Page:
Federal appeals court rules NFL lockout can continue
A federal appeals court ruled Friday the NFL's lockout of its players can continue.
A federal appeals court ruled Friday the NFL's lockout of its players can continue. It did not appear the ruling would have a significant effect on the negotiations between the league and players on a deal that would end the sport's nearly 4-month-old shutdown.
Shortly after the ruling was announced, the league and players issued a joint statement saying they were committed to resolving the labor impasse at the bargaining table.
"While we respect the court's decision, today's ruling does not change our mutual recognition that this matter must be resolved through negotiation," the statement said. "We are committed to our current discussions and reaching a fair agreement that will benefit all parties for years to come, and allow for a full 2011 season."
Players have been locked out since March 12, but the two sides met Friday in New York and seemingly have made progress toward a deal.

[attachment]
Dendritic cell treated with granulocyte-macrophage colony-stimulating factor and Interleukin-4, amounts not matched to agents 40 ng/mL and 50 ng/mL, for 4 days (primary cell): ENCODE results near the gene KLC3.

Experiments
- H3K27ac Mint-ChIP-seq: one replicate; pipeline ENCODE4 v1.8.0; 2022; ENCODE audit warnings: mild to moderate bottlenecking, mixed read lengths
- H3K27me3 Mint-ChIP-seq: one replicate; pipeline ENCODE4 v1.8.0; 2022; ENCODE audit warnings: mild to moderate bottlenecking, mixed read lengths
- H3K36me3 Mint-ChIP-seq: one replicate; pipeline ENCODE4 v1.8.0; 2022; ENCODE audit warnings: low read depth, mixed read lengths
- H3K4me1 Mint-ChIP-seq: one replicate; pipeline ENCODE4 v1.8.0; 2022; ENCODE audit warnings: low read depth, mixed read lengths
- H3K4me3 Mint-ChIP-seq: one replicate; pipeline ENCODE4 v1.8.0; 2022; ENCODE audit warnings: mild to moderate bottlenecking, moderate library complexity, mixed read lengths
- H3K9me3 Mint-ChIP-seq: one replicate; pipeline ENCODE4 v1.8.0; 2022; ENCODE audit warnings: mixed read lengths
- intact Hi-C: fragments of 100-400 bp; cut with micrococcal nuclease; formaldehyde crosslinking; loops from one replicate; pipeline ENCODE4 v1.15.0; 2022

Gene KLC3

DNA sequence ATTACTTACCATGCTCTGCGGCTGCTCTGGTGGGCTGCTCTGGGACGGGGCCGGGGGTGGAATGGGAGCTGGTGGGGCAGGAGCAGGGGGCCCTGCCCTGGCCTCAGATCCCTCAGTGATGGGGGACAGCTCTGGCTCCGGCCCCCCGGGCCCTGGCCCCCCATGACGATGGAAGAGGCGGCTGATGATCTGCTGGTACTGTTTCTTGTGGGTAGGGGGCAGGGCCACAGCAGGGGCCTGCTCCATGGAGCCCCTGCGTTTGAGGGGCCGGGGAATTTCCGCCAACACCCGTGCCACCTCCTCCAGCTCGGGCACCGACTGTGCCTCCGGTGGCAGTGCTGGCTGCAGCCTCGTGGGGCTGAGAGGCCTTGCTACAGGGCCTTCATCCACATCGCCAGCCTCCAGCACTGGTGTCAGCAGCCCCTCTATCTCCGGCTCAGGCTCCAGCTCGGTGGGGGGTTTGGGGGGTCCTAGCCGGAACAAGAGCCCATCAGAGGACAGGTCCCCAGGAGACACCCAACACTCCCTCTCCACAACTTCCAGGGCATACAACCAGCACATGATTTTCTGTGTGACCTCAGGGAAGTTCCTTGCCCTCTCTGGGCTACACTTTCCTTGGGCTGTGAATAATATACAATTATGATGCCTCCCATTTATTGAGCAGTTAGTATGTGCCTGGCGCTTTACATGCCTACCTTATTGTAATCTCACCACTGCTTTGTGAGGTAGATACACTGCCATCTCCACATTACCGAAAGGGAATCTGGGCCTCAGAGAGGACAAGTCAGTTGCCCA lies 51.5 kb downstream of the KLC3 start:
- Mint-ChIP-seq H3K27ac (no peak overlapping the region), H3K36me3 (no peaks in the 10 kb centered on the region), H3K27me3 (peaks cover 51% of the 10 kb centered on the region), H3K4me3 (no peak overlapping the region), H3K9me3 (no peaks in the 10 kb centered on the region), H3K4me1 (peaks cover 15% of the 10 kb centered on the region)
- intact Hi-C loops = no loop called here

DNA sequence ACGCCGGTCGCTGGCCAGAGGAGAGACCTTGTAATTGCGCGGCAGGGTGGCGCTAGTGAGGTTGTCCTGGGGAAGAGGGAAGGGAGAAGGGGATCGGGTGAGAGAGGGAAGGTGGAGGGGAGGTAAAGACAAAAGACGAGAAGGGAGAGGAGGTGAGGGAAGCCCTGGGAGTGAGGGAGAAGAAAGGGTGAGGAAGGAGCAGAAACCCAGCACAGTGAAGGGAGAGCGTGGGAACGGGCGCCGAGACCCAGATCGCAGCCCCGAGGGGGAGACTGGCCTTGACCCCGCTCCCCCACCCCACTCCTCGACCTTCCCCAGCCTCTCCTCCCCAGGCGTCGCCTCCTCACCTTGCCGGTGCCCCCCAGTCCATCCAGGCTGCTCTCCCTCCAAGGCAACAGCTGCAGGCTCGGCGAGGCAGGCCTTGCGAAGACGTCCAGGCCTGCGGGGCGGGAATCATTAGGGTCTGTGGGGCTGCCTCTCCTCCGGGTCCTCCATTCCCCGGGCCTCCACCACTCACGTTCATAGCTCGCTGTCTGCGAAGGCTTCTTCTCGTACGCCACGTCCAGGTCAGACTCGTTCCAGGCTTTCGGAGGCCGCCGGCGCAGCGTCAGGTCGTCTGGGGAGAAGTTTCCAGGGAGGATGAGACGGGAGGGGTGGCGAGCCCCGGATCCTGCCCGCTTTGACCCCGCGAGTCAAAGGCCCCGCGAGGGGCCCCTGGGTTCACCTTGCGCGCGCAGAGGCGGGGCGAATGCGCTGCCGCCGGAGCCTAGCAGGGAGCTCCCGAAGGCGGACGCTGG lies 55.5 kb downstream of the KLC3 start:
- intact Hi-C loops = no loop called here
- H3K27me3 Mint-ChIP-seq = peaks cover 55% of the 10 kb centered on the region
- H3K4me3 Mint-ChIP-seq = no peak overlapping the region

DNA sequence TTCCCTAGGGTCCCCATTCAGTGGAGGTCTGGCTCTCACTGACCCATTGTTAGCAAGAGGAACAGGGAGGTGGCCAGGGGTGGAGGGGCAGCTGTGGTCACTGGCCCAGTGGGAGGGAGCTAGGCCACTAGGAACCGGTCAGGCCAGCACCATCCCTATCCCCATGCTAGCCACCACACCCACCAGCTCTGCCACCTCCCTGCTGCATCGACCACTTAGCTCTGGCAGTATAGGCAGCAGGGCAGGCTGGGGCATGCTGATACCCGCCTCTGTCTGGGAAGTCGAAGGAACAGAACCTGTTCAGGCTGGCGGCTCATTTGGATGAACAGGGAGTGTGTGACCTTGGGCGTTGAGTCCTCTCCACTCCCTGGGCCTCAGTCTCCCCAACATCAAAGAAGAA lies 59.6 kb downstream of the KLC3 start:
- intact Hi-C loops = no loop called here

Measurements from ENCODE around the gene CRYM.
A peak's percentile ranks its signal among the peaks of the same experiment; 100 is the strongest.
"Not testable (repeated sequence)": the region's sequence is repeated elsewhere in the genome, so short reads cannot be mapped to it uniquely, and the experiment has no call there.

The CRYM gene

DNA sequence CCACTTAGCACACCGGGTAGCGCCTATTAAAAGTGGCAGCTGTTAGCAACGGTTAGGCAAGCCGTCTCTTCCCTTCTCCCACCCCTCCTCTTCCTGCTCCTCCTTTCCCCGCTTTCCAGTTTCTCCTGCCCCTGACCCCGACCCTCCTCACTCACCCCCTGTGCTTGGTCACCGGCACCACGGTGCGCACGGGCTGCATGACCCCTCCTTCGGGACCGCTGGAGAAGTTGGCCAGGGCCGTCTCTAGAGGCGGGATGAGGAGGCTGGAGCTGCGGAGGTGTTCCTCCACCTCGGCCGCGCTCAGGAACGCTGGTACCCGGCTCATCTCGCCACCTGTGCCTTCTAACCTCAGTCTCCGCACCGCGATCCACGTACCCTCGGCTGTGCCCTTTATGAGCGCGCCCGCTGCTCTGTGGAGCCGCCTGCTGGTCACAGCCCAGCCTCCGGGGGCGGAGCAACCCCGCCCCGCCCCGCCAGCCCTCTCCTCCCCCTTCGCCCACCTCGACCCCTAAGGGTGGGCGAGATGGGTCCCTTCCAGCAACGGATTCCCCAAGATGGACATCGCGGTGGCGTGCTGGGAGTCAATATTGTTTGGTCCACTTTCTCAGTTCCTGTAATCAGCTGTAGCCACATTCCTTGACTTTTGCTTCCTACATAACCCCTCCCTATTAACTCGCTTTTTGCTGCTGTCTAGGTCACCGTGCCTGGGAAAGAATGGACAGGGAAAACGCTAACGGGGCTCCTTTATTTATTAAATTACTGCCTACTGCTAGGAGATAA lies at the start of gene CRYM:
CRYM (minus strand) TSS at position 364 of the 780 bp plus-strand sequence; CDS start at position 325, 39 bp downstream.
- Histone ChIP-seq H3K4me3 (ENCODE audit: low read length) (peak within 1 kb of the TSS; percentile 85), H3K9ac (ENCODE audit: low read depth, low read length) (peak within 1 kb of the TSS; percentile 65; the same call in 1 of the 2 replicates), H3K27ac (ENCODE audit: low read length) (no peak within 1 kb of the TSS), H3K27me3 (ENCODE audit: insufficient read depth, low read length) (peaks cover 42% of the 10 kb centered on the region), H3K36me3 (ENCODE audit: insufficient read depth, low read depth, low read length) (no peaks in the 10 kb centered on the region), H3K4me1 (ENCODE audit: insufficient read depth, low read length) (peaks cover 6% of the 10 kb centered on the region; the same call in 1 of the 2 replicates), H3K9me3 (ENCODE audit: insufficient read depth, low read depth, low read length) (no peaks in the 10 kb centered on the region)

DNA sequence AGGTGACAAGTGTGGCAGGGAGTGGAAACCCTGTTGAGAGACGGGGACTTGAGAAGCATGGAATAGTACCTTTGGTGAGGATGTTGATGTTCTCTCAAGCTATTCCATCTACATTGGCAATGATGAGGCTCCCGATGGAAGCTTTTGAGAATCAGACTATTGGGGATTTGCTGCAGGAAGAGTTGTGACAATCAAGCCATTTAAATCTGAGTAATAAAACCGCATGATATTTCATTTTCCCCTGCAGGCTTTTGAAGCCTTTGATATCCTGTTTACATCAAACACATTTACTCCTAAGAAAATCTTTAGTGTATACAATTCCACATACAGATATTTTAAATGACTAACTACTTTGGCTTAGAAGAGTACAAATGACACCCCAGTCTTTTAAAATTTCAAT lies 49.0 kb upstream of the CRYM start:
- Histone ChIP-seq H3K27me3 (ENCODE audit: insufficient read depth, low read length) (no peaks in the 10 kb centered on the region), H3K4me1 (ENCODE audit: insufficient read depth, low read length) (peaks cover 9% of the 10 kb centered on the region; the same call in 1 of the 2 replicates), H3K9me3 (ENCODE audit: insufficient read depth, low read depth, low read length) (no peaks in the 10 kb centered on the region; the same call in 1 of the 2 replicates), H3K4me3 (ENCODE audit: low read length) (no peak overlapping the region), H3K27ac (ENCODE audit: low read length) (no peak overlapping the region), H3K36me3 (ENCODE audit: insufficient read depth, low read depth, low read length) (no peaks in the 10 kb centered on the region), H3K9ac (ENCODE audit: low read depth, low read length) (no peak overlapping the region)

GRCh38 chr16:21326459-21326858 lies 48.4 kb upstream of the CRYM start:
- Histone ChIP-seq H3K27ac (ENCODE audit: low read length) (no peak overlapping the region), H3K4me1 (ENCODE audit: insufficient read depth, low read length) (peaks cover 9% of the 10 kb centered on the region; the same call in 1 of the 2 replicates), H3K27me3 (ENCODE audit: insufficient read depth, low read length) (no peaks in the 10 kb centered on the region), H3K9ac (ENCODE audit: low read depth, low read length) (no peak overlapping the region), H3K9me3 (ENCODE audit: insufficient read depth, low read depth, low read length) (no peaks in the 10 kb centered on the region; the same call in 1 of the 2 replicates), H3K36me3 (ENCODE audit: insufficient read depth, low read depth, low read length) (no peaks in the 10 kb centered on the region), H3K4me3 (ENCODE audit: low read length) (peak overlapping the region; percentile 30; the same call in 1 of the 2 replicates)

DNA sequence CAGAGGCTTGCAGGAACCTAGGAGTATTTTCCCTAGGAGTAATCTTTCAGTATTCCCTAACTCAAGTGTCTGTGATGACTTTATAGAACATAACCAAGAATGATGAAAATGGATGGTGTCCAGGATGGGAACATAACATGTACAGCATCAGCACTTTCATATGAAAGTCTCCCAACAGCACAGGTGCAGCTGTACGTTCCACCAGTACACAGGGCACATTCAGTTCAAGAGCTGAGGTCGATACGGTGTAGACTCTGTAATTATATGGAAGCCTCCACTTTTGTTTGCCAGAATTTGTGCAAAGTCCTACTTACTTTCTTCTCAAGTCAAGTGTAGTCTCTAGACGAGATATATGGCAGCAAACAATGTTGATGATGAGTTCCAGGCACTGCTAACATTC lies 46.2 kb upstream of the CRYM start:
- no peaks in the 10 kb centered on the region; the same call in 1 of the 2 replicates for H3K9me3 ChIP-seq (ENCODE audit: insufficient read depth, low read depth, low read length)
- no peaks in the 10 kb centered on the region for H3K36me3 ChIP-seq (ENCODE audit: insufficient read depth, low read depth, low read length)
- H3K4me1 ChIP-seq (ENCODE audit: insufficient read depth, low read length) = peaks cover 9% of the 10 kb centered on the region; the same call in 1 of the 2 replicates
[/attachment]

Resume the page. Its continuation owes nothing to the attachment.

The ruling was made by a three-judge panel of the U.S. Court of Appeals for the 8th Circuit. It reverses a late-April decision by a federal judge to grant the players' request for an injunction that would have ended the lockout. The ruling by the appellate court upheld the league's contention federal law, specifically the Norris-LaGuardia Act, prohibits a judge from issuing an injunction in a labor dispute.
Legal experts had said they expected the appeals court to rule in the league's favor.
• A District of Columbia Superior Court judge agreed to a delay in the misdemeanor sexual-abuse trial of defensive tackle Albert Haynesworth of the Washington Redskins to help defense witnesses to schedule their appearances.
Haynesworth's attorney, Scott Bolden, requested the delay until Aug. 2.
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